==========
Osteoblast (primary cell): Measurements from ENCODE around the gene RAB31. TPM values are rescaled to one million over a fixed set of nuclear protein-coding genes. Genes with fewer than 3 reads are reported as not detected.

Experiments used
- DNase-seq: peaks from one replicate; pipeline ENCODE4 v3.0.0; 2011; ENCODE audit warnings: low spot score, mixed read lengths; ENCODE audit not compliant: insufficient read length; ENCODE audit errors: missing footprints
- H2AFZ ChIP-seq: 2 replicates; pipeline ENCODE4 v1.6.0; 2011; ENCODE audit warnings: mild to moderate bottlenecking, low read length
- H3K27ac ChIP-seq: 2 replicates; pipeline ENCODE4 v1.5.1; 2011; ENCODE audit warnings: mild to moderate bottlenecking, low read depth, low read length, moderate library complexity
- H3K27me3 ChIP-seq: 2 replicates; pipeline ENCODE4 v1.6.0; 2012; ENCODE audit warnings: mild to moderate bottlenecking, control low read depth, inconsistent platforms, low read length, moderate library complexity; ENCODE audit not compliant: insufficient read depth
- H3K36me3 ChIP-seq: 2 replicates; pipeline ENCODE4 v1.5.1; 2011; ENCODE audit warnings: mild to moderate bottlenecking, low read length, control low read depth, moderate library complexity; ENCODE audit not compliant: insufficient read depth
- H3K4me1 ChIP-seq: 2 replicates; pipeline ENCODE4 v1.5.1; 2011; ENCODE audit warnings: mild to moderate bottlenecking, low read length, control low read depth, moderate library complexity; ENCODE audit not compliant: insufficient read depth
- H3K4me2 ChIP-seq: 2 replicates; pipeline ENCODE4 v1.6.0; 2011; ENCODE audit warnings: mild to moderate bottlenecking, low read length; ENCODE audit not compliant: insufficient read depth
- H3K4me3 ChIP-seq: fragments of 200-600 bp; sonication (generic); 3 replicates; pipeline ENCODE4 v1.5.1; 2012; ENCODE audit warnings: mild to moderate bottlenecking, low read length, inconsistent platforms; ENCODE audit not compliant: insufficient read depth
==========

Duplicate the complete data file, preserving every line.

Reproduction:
Osteoblast (primary cell): Measurements from ENCODE around the gene RAB31. TPM values are rescaled to one million over a fixed set of nuclear protein-coding genes. Genes with fewer than 3 reads are reported as not detected.

Experiments used
- DNase-seq: peaks from one replicate; pipeline ENCODE4 v3.0.0; 2011; ENCODE audit warnings: low spot score, mixed read lengths; ENCODE audit not compliant: insufficient read length; ENCODE audit errors: missing footprints
- H2AFZ ChIP-seq: 2 replicates; pipeline ENCODE4 v1.6.0; 2011; ENCODE audit warnings: mild to moderate bottlenecking, low read length
- H3K27ac ChIP-seq: 2 replicates; pipeline ENCODE4 v1.5.1; 2011; ENCODE audit warnings: mild to moderate bottlenecking, low read depth, low read length, moderate library complexity
- H3K27me3 ChIP-seq: 2 replicates; pipeline ENCODE4 v1.6.0; 2012; ENCODE audit warnings: mild to moderate bottlenecking, control low read depth, inconsistent platforms, low read length, moderate library complexity; ENCODE audit not compliant: insufficient read depth
- H3K36me3 ChIP-seq: 2 replicates; pipeline ENCODE4 v1.5.1; 2011; ENCODE audit warnings: mild to moderate bottlenecking, low read length, control low read depth, moderate library complexity; ENCODE audit not compliant: insufficient read depth
- H3K4me1 ChIP-seq: 2 replicates; pipeline ENCODE4 v1.5.1; 2011; ENCODE audit warnings: mild to moderate bottlenecking, low read length, control low read depth, moderate library complexity; ENCODE audit not compliant: insufficient read depth
- H3K4me2 ChIP-seq: 2 replicates; pipeline ENCODE4 v1.6.0; 2011; ENCODE audit warnings: mild to moderate bottlenecking, low read length; ENCODE audit not compliant: insufficient read depth
- H3K4me3 ChIP-seq: fragments of 200-600 bp; sonication (generic); 3 replicates; pipeline ENCODE4 v1.5.1; 2012; ENCODE audit warnings: mild to moderate bottlenecking, low read length, inconsistent platforms; ENCODE audit not compliant: insufficient read depth